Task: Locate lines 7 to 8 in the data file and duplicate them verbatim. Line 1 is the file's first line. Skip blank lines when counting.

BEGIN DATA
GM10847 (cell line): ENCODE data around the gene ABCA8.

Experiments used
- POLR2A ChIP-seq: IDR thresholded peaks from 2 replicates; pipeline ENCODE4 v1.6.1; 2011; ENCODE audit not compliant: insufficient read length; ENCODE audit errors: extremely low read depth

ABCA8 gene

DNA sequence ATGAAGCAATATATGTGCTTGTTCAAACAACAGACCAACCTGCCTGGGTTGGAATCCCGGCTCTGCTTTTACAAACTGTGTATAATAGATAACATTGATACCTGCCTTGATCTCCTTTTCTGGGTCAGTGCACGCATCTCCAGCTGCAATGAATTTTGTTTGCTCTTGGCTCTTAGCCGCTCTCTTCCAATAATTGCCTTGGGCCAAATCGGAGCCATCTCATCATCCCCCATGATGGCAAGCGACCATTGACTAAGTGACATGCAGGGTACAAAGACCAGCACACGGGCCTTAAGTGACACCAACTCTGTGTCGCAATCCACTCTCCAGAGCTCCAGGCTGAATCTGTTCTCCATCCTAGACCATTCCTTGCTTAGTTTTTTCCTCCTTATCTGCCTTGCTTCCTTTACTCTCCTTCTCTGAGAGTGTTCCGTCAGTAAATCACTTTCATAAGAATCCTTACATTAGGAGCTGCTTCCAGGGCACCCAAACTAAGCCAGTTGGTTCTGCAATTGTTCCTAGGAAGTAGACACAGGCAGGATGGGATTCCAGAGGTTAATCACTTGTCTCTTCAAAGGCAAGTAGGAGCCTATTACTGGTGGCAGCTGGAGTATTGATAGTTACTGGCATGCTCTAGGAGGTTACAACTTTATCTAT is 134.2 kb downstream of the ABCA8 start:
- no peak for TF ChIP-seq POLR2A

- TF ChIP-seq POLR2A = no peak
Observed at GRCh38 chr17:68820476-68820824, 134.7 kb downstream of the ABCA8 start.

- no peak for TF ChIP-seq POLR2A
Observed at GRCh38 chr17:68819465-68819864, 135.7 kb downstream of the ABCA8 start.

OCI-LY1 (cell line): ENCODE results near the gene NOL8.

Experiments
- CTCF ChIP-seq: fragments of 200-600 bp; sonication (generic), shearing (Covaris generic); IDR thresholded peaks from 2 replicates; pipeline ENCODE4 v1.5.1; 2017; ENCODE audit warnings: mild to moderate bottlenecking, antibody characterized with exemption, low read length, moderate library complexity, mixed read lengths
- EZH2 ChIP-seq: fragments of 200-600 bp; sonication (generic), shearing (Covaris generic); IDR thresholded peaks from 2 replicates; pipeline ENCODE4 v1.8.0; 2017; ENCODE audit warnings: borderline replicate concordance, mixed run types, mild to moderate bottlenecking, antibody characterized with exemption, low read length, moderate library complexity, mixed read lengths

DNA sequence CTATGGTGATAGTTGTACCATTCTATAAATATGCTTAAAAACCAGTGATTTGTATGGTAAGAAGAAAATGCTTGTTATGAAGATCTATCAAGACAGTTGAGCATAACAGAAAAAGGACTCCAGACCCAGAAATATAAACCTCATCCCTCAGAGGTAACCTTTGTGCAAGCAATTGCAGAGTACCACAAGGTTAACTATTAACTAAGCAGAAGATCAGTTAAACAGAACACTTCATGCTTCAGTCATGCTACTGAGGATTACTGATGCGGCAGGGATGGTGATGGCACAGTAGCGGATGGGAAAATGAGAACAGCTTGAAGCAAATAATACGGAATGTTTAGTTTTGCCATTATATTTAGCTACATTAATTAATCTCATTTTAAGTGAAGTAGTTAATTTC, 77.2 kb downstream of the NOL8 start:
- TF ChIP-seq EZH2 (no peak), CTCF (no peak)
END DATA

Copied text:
- TF ChIP-seq POLR2A = no peak
Observed at GRCh38 chr17:68820476-68820824, 134.7 kb downstream of the ABCA8 start.